This does not make our bodies, themselves, spiritual rather, as the vehicle which is to be subject to the control of the Spirit which then, is to act in a manner which glorifies God.

If, in that respect, one wants to talk about sex that glorifies God, fine. But that is not the fundamental premise of Melissa Edgington, which is that sex is a spiritual act. It is not. We, the Christian, are to be spiritual. Our actions are to be reflections of that but the actions, themselves, are not what is spiritual, they are the product of being Spirit-filled.

What about the Unsaved and Sex if Sex is Spiritual? 

One of the most common misconceptions about marriage is that it is mistakenly referred to as a sacred and/or spiritual institution. It is not. Marriage is a divine institution but it is not a sacred and/or spiritual institution.

If you cannot or do not recognize the distinction between the two, you do so to not only your own injury but to others, as well, if you pass it on. Why? Because something that exists as a divine institution may not necessarily be spiritual.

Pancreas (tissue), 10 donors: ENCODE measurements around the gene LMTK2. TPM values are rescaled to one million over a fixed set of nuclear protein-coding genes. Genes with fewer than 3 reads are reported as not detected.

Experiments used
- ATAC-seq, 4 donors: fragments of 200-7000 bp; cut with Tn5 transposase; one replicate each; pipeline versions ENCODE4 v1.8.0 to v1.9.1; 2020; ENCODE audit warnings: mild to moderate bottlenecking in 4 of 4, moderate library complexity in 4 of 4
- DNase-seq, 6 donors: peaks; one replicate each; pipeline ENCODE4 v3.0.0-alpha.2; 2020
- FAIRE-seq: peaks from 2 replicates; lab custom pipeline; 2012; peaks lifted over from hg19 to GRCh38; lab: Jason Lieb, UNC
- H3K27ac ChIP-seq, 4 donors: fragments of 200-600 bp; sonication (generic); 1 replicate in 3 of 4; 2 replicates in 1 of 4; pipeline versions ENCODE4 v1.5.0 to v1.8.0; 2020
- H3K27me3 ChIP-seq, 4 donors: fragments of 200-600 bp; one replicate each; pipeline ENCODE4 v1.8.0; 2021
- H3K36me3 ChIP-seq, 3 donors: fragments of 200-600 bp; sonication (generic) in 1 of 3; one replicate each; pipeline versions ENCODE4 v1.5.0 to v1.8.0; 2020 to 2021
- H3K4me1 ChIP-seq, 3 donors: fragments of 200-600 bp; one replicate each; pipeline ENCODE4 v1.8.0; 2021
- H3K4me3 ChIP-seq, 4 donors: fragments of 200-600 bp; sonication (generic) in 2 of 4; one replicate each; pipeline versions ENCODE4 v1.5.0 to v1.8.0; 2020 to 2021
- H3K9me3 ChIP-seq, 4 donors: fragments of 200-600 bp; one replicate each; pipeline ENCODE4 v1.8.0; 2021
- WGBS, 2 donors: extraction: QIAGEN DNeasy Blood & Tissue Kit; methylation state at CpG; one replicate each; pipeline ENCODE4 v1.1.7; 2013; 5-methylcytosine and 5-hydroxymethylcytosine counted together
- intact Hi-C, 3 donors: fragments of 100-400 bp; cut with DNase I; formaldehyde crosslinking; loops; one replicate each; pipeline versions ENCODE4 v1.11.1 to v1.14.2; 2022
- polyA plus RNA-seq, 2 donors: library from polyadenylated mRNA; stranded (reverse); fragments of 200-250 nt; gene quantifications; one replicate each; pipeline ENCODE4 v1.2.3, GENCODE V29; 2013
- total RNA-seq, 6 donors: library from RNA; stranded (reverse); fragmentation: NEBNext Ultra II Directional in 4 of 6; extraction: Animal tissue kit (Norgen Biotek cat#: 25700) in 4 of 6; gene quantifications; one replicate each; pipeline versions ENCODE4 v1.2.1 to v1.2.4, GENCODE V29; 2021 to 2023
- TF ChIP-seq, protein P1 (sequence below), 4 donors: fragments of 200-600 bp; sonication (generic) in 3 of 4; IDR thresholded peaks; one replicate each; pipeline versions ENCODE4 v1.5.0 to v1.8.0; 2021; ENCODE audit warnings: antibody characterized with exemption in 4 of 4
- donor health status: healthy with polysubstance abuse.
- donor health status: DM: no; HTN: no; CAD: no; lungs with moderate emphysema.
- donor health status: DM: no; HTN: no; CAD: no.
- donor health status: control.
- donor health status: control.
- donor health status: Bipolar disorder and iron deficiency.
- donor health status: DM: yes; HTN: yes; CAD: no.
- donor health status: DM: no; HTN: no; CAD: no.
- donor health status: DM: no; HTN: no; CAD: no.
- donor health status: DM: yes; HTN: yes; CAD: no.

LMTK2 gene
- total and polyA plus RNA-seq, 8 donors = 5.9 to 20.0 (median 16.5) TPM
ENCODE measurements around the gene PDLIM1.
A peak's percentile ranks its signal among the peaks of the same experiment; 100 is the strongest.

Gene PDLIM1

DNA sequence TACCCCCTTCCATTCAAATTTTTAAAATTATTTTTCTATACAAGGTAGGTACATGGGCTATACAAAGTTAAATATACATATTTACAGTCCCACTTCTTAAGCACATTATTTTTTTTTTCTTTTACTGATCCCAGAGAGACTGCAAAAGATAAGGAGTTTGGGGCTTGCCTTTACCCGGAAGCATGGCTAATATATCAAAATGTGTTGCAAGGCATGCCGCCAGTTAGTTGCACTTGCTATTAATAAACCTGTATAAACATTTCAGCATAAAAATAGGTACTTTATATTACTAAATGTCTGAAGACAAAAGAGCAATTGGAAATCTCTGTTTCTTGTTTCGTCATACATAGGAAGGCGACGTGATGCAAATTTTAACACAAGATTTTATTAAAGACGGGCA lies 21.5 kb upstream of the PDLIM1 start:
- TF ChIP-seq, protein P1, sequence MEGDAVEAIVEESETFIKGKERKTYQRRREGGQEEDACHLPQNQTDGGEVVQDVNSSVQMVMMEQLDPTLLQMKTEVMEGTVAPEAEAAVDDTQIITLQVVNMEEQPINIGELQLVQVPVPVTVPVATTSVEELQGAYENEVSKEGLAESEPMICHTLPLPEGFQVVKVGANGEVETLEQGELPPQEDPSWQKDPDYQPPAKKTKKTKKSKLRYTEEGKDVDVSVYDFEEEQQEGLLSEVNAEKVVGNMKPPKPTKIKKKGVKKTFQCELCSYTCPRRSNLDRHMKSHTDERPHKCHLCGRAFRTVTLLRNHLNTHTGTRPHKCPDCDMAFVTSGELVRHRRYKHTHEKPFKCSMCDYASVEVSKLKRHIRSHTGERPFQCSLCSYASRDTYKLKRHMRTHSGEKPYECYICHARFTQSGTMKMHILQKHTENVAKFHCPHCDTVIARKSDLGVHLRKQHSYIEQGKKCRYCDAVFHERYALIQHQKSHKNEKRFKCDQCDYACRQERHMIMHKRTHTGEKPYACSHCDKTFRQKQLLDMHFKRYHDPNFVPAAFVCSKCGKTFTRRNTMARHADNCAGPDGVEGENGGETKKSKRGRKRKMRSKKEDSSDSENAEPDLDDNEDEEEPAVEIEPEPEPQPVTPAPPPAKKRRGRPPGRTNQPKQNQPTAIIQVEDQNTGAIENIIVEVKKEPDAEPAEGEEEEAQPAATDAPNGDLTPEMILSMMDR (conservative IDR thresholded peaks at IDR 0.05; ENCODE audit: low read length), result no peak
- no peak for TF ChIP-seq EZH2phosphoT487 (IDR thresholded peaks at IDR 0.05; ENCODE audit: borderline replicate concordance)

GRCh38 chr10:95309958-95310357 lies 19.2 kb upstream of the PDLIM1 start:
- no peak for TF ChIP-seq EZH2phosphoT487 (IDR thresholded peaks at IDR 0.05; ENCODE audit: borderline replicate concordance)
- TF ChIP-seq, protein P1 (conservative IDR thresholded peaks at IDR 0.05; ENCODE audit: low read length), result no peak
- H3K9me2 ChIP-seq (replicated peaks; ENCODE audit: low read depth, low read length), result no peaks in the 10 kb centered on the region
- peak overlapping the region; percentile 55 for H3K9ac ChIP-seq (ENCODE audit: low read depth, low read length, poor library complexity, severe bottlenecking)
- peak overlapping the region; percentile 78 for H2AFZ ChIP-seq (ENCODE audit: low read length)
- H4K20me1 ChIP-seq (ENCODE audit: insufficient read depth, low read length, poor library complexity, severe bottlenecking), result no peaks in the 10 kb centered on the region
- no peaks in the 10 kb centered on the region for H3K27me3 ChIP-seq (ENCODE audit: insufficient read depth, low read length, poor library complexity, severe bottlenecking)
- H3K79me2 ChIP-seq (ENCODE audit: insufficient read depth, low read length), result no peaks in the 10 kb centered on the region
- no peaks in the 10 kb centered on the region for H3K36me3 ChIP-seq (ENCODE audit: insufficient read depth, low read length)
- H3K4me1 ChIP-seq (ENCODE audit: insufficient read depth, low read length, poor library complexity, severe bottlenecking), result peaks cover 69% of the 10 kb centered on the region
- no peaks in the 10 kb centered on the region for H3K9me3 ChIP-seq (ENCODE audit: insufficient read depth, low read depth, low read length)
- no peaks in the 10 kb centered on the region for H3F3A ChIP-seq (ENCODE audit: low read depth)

The best example of this is civil government. God has divinely instituted civil government to be the mechanism for civil order. Civil government, however, is clearly not spiritual in nature though it is true, it may have some members who are quite spiritual.


In Genesis 2:24 and repeated in Matthew 19:5 we are given the divine revelation about marriage which states that, as God ordained and instituted:
For this reason a man shall leave his father and his mother, and be joined to his wife; and they shall become one flesh.
The text is rather explicit, both in what is present and absent. Marriage is not the establishment of a spiritual house nor is it a spiritual union. It is the uniting of a male and female as an established household of husband and wife. They are an earthly unit.